A number of institutional developments have long indicated a reorientation of governance: regionalisation has implied and entailed an in-depth change of relations between those governing and those governed, such as the establishment of the National Human Rights Council and the Economic and Social Council. Although these councils were created after 20 February 2011, they were conceived well before the timeframe for their creation had been established. It was, however, on the basis of regionalisation that the sovereign, in his 9 March speech, announced constitutional reform. This announcement, in its breadth, affirmed the regime’s liberal orientation. Whereas the 20th February Movement, beyond its agenda of protest, lacks a consensual and thus potentially mobilising platform. The weeks following the speech demonstrated the Movement’s difficulty in taking up other demands of the same nature; its capacity to mobilise was clearly diminishing. It did, nevertheless, trigger an important movement of sectoral demonstrations in which people in different socio-professional categories demanded an improvement in their living conditions. This has above all served as an opportunity for the monarchy, allowing it to accelerate reforms based on explicit demands by the population and benefiting from the media coverage of a movement that, though it does not precisely represent “the population,” has succeeded in gaining exposure.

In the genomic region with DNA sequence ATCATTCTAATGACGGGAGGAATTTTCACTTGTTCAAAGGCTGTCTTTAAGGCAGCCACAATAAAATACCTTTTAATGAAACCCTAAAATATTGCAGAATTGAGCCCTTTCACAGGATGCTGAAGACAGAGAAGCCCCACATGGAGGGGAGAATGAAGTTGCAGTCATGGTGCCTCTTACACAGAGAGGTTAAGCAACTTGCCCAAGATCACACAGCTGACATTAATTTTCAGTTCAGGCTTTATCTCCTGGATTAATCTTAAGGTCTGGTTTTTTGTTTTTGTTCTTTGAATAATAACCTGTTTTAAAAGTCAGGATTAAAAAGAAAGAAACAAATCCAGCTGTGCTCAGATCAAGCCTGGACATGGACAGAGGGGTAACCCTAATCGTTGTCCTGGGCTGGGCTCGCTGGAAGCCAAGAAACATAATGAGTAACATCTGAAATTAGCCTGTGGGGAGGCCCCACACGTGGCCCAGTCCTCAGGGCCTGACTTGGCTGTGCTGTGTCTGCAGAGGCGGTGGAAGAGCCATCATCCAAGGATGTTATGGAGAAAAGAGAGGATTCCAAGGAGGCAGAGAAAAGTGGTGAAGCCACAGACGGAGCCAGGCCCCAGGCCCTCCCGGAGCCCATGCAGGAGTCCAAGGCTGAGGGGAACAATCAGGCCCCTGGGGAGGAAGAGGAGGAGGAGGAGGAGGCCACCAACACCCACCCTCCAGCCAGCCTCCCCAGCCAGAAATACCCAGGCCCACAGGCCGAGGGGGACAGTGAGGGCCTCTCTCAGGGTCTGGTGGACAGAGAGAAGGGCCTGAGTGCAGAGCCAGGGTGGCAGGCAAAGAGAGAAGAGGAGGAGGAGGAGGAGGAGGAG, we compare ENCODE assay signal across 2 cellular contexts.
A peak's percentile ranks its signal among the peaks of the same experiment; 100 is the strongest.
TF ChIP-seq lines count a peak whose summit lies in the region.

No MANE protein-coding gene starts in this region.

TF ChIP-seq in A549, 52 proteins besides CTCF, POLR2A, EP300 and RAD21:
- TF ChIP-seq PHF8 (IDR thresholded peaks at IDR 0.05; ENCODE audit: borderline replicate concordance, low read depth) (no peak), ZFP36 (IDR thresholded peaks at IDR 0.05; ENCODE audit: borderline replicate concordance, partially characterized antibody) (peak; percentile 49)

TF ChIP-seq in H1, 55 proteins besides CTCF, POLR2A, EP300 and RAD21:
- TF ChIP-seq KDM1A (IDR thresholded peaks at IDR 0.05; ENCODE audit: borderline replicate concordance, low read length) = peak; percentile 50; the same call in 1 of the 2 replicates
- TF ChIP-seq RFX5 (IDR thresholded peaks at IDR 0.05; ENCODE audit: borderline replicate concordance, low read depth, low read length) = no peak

Was this device necessary? For their relative importance, it is not certain that the reforms contained in the draft constitution would have been received without causing commotion. Just consider the circumstances – the Casablanca attacks in May 2003 – that allowed the adoption of Morocco’s new Personal Status Code in 2004, whereas an initial attempt had been dropped under the pressure of a more or less interested, conservative coalition. In any case, the constitutional reforms go further: Tamazight has become an official language, gender equality has been affirmed, citizens can contest the constitutionality of laws in a constitutional court, the freedom of thought is recognised, the struggle against corruption has been encoded in the constitution… One can easily imagine how many interests and beliefs rigidified by habit these transformations can affect. They range from the Administration, which could frown upon independent judicial controls, to the Salafists, for whom identity is never restrictive enough, not to mention political personnel, who balk at change, often preferring not to upset their constituents. The monarchy was thus able to rely on the 20 February Movement to preventively defuse opposition to the draft Constitution.